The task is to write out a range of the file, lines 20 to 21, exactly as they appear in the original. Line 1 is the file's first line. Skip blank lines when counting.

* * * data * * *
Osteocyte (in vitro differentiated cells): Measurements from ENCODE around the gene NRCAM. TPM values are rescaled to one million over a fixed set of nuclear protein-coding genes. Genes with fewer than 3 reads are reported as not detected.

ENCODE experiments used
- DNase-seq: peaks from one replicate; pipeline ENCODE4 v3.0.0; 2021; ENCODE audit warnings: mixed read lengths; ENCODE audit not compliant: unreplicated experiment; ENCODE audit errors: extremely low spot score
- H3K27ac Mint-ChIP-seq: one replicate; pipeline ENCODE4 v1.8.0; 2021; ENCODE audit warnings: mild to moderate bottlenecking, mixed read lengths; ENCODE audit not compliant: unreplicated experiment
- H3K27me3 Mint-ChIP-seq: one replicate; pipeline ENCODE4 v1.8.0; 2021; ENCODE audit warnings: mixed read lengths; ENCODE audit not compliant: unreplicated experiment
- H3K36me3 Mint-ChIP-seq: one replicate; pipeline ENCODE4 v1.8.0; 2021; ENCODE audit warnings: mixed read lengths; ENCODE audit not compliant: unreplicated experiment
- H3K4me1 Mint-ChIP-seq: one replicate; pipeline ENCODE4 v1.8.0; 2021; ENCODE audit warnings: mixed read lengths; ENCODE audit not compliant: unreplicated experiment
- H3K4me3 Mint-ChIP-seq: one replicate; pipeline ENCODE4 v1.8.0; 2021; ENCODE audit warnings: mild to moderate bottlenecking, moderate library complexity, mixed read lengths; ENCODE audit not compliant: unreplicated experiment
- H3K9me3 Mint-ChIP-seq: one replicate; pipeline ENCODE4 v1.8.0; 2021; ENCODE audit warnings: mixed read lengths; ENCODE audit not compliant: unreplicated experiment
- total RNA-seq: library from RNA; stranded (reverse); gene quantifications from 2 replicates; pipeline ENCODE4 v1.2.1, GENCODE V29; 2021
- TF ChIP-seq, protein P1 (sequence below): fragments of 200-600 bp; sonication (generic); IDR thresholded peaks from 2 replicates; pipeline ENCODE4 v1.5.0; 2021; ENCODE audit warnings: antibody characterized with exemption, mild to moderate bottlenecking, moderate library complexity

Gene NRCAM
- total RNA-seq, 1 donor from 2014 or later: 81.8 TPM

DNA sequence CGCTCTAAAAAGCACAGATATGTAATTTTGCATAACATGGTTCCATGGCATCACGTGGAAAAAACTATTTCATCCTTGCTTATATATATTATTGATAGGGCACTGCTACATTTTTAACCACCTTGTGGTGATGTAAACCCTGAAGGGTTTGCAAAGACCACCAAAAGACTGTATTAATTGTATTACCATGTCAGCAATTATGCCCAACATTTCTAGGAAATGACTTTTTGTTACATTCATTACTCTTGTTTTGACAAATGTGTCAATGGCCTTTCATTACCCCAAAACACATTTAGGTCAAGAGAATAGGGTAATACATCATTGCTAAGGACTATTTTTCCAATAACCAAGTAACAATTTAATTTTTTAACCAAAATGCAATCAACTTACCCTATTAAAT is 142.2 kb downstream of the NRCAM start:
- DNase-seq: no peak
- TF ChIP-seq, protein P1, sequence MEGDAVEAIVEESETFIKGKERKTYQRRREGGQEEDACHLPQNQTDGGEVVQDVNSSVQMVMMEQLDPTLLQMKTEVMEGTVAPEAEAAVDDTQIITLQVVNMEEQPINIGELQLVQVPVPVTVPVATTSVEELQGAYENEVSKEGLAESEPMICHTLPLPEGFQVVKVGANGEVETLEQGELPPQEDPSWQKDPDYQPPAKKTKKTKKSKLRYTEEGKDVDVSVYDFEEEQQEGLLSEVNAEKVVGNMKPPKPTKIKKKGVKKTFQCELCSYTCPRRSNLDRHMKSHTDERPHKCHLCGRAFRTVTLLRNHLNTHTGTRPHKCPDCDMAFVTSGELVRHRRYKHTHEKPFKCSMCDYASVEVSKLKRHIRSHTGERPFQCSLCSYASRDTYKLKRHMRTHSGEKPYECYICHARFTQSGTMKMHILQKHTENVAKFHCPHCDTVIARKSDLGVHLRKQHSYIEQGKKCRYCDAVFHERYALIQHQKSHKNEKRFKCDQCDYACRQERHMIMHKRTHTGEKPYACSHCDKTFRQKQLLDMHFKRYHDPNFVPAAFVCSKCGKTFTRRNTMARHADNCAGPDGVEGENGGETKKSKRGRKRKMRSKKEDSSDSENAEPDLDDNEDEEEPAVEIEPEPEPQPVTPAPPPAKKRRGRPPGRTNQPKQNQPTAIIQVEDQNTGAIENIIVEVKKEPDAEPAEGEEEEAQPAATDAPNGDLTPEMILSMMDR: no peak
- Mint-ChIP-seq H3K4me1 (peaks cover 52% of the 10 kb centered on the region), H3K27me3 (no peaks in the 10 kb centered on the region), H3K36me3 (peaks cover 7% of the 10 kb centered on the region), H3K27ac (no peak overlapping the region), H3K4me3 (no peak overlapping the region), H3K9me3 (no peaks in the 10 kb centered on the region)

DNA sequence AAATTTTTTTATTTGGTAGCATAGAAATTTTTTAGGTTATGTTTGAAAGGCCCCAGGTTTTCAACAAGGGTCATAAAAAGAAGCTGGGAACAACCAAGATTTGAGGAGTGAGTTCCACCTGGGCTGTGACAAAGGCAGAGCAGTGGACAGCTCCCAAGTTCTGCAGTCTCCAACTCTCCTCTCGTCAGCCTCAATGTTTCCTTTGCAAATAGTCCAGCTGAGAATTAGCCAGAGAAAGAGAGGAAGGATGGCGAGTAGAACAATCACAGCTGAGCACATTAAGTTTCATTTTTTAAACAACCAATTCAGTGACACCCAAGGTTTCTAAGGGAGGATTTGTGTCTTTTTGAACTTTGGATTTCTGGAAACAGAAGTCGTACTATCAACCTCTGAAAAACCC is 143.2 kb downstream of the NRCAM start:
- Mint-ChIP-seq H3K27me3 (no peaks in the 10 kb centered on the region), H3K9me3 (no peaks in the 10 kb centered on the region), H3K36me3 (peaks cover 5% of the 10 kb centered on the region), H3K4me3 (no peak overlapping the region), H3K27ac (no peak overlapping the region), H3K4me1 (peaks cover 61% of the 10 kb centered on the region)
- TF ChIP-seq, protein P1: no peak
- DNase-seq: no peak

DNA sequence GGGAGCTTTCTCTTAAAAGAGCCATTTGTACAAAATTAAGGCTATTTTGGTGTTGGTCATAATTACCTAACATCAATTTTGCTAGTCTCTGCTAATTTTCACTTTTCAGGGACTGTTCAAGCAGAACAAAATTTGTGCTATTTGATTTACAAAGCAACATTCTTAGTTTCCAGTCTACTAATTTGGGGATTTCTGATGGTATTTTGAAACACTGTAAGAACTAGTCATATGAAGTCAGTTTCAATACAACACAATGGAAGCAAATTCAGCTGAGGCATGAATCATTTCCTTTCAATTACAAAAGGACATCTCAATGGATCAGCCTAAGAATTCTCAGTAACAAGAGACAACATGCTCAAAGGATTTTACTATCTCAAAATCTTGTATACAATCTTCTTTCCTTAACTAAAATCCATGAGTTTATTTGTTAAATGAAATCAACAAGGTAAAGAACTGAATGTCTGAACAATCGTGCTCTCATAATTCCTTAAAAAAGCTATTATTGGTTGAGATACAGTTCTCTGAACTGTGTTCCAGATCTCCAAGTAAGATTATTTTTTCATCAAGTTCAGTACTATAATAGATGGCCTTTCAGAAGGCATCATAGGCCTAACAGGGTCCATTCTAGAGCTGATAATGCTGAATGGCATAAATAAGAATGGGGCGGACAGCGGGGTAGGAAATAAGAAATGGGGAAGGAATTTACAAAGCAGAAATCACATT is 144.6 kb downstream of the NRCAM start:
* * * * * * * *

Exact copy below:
- TF ChIP-seq, protein P1: no peak
- DNase-seq: no peak